McLaren Mercedes driver Lewis Hamilton, of Britain, celebrates after winning the Italian Formula One GP, at the Monza racetrack, in Monza, Italy. AP Photo/Antonio Calanni
British driver Lewis Hamilton on Sunday dismissed reports of his leaving his Formula One team McLaren and joining some other team for the next season as "rubbish" and said he was currently focused on regaining his world championship title after five years.
"I have not signed up with anyone. I don't have a timeline (to sign a new contract). I have to get that (contract) sorted out. People are doing this in the background. Lot of stories are written about it, lot of speculations... Don't get distracted from this rubbish. I am 100 per cent focused on the world championship," said the 27-year-old McLaren driver in Mumbai on Sunday.
He was interacting with the Indian media ahead of the Vodafone Speed Fest at the Bandra Kurla Complex, the new and upcoming commercial hub.
"At present, winning the world championship is my target," said the 2008 champion, who is currently lying second, 37 points behind leader Fernando Alonso of Spain in the 20-race Formula One world championship.
Reports in the United Kingdom have said that McLaren have already set their sights on Mexican Sergio Perez, of Sauber, to sign him up for next season in place of Hamilton, who, having won three races this season, is negotiating a 60-million pound offer from Mercedes.
Seven more races are remaining to be run this season with the next one coming up at Singapore, a night event, on September 23.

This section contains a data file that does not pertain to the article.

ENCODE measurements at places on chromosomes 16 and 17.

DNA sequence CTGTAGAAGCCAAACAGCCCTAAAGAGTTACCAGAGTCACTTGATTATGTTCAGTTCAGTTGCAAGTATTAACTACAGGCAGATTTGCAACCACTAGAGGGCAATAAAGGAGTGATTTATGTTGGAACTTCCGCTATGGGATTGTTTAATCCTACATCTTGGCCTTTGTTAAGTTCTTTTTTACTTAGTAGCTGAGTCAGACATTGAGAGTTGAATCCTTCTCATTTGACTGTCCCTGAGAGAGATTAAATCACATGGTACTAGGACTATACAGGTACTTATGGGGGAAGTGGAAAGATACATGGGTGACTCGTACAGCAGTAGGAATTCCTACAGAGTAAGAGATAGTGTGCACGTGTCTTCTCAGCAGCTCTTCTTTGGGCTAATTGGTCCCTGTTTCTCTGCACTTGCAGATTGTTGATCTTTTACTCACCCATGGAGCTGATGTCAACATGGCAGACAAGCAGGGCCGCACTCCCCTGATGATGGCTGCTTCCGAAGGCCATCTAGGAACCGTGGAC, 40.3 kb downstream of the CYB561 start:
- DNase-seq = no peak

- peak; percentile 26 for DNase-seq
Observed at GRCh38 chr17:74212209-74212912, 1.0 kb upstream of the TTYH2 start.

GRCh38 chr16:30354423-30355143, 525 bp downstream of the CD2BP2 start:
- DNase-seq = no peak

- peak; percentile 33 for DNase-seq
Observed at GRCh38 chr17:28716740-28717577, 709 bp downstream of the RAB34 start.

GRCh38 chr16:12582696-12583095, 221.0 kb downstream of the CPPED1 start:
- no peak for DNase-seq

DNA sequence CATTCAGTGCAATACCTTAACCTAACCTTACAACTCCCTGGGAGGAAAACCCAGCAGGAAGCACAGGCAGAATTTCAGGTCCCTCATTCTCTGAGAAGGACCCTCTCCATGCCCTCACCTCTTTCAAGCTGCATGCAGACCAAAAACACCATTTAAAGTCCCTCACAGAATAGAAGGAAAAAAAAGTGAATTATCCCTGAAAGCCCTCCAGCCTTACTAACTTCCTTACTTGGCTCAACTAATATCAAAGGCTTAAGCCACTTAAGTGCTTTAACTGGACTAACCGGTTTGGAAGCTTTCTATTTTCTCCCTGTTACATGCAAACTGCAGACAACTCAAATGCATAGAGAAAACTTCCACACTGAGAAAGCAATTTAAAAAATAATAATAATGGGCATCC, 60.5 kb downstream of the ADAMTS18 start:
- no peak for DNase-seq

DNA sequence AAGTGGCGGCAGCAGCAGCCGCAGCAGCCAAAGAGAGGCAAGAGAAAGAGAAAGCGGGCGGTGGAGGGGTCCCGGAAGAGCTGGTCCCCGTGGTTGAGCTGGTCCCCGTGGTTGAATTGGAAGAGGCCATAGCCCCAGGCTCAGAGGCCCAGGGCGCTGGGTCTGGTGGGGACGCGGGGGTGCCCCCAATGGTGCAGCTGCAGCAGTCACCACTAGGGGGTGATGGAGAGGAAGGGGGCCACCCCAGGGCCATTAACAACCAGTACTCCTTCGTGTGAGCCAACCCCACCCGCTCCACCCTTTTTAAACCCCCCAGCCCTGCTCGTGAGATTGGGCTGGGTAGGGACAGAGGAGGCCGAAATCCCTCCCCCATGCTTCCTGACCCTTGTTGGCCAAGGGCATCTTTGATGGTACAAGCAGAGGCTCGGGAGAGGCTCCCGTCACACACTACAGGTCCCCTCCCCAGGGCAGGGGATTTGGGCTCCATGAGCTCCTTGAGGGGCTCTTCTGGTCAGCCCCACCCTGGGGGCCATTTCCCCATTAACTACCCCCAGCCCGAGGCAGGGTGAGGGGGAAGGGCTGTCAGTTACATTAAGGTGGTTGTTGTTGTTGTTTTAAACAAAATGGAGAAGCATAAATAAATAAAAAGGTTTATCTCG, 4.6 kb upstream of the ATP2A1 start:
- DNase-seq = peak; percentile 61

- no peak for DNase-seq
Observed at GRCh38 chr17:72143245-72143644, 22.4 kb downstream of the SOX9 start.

Hamilton, who has won 20 GP races in his career, said McLaren, with teammate and fellow-Briton Jenson Button (sixth position currently), was in a strong position in the world championship and would get better in the season ahead.
"We could have done better in Barcelona, (where he was docked a penalty point and sent to the rear of the grid). But we learn from experience. We are in a strong position and will only get stronger," he said.
Hamilton also said that this year has been the first since 2009 that all teams were more or less equal following changes in the regulations made by world governing body for the sport FIA.
"Every year, FIA is making changes in the regulation since 2009 to make the races closer. This is the best year for all the teams," he said.
Asked about the recent statement of International Olympic Committee president Jacques Rogge that F1 can never be part of the Games as it was not a contest between humans, Hamilton insisted it was a competition between man and machine.
"I won't respond to it (Rogge statement). It's a competition between man and machine. People are working together," he said.
"Frankly speaking, the concept we are having is the Games are about the competition for the athletes not for equipment. Therefore, while having a lot of respect (for F1), they will not be included into the Olympic programme," the IOC chief from Belgium had said at Silverstone in July after a visit to the British GP event.
Talking about his fourth visit to India on behalf of sponsors Vodafone, Hamilton said in a lighter vein that he may be a Formula One driver, but he cannot even think of driving in Mumbai roads.
"It's a crazy thing, the way vehicles are being manoeuvred, I can never drive here," he said.